This model is useful when project scopes are not explicit. However, it can lead to disagreements if either side feels that the billed hours must align with the value provided.
The Retainer Pricing Model involves a consistent monthly fee paid by clients, irrespective of the volume of work in that month. This approach often places more risk on the client side. It offers agencies financial stability and an opportunity for a deeper, long-term relationship with the client. Clients benefit from predictable budgets, accessible communication with a familiar team, and the ability to switch projects without constant financial negotiations.
Challenges may arise when an agency’s performance fails to meet expectations, leading to doubts about its value. Additionally, agencies face limitations as exceptional performance doesn’t necessarily translate to increased earnings.
This model is suitable for long-term projects. However, it can strain relationships if one side believes the value should equal the fee.
The Performance-Based Pricing Model aims at rewarding agencies based on results achieved, placing more risk on the agency. Clients like this model because they pay for actual results, which builds trust and aligns the interests of both parties. For agencies, it can offer higher earnings and an opportunity to stand out in a competitive market.
Agencies have difficulties with money and pressure, so they need the client’s help to get the desired results. Conversely, while clients might save during slower periods, they could face higher costs if the agency’s performance exceeds expectations. Additionally, issues can arise if there needs to be clarity in metrics or more transparency.
This model works best in sectors with tangible, measurable outcomes and a strong trust bond between the agency and client. It may work better when it’s hard to measure success or needs to be clarified if an agency’s work caused the results.
The Value-Based Pricing Model charges clients based on the value or impact the agency brings for specialized services. This approach rewards agency expertise, allowing them to price based on perceived value rather than just time or resources. For clients, this ensures ROI-centric investments and promotes aligned goals.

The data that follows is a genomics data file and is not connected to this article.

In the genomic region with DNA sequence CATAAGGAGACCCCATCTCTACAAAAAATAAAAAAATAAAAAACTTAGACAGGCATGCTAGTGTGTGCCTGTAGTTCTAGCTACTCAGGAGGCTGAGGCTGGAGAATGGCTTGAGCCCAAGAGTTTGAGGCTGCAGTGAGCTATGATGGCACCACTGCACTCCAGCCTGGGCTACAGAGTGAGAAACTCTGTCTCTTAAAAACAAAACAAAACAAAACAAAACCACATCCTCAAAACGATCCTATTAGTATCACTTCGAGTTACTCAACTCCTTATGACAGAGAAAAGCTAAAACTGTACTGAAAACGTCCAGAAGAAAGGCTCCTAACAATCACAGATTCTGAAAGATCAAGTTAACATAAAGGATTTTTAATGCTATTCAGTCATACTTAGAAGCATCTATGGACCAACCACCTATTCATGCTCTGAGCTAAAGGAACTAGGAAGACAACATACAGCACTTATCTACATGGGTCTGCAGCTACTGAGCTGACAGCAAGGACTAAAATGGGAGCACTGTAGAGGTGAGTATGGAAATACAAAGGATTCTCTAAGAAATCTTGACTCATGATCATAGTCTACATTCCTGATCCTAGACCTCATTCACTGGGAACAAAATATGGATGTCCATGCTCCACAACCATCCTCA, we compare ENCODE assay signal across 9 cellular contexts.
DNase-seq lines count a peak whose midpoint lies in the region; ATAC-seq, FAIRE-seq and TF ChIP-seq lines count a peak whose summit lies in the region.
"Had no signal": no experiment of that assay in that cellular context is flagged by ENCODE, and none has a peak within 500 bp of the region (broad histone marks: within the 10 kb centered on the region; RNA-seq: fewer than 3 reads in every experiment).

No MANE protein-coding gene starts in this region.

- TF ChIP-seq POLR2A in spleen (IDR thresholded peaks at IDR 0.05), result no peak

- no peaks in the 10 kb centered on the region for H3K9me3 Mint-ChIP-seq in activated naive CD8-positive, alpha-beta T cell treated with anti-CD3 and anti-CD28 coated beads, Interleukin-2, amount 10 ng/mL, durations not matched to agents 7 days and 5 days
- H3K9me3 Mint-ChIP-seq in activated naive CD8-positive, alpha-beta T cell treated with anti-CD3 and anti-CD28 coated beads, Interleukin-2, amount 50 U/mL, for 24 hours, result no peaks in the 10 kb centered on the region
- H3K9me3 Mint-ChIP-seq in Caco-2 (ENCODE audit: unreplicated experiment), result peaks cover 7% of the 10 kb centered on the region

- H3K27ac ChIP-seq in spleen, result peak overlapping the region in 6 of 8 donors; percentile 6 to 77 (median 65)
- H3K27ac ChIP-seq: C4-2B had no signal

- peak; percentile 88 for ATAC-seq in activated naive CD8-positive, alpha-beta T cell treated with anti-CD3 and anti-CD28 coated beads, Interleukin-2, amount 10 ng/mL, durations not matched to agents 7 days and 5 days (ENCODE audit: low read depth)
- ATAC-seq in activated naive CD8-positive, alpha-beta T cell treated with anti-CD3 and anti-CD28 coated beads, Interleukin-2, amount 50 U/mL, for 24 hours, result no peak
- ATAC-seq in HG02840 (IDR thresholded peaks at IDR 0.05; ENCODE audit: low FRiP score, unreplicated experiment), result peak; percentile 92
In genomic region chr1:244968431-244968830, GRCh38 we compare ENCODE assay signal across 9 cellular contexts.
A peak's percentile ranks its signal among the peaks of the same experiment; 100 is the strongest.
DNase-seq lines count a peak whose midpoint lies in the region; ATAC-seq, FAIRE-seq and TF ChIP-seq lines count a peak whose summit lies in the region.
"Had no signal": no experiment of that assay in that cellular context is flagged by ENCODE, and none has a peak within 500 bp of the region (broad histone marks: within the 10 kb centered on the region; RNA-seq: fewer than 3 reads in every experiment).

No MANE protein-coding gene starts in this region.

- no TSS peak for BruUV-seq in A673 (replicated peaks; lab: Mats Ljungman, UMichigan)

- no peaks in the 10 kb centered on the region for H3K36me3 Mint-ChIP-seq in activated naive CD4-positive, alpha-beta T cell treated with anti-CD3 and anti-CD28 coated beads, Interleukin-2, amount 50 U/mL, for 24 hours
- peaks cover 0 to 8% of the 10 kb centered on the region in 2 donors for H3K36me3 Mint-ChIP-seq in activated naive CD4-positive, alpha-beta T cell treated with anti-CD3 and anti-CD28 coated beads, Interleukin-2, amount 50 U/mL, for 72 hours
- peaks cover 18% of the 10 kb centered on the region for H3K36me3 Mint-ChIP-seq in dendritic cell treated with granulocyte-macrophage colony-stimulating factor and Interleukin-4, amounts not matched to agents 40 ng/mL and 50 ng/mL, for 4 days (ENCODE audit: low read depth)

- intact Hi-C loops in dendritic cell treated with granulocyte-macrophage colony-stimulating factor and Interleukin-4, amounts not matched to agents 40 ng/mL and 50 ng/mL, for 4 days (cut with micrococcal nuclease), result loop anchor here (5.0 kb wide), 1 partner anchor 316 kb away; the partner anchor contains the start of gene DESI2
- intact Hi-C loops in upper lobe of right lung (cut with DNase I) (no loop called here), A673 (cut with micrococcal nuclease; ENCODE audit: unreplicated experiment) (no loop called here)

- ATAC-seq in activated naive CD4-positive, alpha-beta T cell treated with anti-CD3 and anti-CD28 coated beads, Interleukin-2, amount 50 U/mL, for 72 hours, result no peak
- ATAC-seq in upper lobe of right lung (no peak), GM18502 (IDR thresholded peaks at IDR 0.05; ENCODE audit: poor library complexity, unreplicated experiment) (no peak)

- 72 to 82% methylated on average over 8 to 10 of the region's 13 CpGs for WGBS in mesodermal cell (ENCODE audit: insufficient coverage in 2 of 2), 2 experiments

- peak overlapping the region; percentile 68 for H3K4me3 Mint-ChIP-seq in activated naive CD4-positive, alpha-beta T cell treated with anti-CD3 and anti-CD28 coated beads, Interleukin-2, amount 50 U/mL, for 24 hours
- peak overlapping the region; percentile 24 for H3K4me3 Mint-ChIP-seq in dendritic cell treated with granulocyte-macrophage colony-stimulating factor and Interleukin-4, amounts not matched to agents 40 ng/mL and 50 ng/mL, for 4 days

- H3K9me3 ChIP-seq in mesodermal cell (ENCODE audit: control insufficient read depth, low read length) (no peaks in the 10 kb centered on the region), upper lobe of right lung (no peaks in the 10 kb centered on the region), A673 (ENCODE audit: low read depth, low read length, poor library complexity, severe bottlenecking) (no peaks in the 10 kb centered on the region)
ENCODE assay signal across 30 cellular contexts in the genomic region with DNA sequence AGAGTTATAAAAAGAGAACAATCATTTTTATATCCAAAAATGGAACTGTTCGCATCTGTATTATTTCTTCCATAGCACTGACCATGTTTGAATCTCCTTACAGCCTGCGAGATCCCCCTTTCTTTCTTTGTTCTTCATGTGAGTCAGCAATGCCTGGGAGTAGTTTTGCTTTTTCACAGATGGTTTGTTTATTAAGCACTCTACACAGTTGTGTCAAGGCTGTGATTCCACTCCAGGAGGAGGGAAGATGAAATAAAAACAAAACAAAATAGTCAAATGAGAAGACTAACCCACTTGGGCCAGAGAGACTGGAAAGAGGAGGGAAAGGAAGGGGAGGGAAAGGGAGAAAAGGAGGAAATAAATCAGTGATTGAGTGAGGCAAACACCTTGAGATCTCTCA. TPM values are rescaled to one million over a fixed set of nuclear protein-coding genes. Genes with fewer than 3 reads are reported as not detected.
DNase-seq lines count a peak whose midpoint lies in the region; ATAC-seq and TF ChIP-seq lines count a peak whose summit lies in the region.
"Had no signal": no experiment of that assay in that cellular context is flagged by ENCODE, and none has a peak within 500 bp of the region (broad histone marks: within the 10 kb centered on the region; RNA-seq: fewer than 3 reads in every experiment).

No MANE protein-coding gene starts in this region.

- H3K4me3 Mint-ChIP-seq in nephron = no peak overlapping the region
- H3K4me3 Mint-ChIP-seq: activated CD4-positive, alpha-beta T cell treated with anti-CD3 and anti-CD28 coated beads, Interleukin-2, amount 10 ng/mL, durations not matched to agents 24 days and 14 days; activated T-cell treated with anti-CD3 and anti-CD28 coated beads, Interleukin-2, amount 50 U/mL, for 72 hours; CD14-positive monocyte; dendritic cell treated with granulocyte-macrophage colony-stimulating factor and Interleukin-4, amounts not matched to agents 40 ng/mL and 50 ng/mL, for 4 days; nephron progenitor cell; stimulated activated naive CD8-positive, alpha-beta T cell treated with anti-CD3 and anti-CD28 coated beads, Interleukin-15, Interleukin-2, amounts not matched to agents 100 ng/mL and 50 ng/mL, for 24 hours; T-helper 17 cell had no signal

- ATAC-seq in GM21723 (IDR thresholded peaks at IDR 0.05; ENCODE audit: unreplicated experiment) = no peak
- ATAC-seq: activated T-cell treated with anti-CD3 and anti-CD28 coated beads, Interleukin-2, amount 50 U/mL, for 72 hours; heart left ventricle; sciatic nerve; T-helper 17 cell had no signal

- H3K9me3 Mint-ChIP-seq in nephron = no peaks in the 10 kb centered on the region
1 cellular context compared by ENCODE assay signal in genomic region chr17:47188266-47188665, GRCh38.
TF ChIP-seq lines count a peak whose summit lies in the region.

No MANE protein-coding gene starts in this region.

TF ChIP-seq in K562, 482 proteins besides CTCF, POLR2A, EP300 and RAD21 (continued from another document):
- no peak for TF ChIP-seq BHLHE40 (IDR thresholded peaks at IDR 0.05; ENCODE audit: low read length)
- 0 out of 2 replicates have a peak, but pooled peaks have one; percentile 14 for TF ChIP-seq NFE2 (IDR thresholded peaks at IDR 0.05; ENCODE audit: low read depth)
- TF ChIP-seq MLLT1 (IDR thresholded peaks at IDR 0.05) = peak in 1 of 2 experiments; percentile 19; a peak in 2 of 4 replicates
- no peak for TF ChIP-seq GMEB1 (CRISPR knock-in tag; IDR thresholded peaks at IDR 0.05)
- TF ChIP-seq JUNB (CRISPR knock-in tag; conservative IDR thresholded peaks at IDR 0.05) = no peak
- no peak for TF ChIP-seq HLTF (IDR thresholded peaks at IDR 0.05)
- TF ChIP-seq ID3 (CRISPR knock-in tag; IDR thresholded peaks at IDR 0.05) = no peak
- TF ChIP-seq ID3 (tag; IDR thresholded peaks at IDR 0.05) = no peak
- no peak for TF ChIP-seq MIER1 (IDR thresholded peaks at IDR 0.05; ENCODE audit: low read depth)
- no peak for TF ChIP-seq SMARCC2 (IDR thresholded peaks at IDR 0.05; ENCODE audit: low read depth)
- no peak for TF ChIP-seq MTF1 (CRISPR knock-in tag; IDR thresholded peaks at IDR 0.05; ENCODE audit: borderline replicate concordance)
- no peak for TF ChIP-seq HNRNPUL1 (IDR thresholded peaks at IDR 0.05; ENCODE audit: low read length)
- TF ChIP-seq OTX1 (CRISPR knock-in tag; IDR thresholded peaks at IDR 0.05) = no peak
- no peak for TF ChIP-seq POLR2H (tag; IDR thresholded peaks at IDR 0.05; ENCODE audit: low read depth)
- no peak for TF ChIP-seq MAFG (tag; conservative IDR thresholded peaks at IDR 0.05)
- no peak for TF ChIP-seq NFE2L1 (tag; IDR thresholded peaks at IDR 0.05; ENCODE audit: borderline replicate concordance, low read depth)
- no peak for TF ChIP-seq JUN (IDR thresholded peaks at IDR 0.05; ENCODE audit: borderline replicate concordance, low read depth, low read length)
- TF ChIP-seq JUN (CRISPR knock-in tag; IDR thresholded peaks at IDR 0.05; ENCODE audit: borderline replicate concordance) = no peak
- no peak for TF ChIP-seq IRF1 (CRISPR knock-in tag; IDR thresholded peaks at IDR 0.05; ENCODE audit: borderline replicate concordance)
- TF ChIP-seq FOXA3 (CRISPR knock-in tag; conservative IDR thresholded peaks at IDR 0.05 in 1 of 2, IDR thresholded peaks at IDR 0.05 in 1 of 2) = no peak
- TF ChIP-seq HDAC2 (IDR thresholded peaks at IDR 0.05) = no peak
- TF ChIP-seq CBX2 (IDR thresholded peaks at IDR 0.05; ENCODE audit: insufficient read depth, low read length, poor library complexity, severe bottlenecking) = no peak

However, agencies must consistently prove their value, and any discrepancy in perceived worth can fluctuate revenues. Clients, while benefiting from more straightforward budgeting, may grapple with higher initial costs and potential transparency issues regarding price determination.
This model is most effective when agencies offer specialized expertise, make high-impact decisions, or generate tangible, long-term ROI.
However, it is unsuitable for situations with unclear value measures. It is also problematic for cases with different stakeholders with diverse value views. Additionally, it is not ideal for risky projects with uncertain results. Both parties must navigate the delicate balance of perceived value and delivered results.
Choosing the most suitable pricing package, which can vary from an hourly to a value-based model, requires a profound comprehension of the business and its relationship with the agency. Usually, the most favorable results are achieved by adopting a flexible and hybrid strategy.
At Roman Agency, we focus on discerning your aspirations and molding bespoke strategies that align. Are you curious about a personalized pricing strategy for your brand? Connect with Roman Agency now to find the best solution for your business.